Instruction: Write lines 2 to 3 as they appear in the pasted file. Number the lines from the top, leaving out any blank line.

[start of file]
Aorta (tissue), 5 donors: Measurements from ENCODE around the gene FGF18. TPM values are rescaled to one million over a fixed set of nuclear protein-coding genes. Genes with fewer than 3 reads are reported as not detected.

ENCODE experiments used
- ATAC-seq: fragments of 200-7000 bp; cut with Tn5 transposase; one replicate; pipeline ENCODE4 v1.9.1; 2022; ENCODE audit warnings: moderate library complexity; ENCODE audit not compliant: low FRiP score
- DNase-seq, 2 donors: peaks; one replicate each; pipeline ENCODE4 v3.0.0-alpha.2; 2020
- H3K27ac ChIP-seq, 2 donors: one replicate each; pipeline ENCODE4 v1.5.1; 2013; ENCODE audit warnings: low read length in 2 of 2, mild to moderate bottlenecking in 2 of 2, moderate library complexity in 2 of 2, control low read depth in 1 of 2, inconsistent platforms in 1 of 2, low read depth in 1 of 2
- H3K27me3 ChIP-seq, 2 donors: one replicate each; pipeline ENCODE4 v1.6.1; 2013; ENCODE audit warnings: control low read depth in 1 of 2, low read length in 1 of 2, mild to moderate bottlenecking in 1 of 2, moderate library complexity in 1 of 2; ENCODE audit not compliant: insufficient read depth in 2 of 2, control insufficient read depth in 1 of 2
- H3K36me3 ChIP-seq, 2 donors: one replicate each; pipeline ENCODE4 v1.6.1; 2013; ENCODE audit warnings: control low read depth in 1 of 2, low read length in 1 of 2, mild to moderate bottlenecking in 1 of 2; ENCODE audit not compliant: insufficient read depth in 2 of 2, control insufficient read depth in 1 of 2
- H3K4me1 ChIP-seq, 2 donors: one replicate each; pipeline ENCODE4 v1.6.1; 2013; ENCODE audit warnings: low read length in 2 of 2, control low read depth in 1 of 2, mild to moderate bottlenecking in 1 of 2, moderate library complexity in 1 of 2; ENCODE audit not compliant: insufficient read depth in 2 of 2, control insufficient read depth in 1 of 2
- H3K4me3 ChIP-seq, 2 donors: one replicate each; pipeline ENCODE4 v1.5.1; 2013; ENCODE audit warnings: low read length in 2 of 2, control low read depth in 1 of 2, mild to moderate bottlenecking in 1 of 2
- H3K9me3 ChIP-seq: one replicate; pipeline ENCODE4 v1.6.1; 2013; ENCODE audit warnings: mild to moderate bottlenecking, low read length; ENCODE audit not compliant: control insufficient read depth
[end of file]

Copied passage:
ENCODE experiments used
- ATAC-seq: fragments of 200-7000 bp; cut with Tn5 transposase; one replicate; pipeline ENCODE4 v1.9.1; 2022; ENCODE audit warnings: moderate library complexity; ENCODE audit not compliant: low FRiP score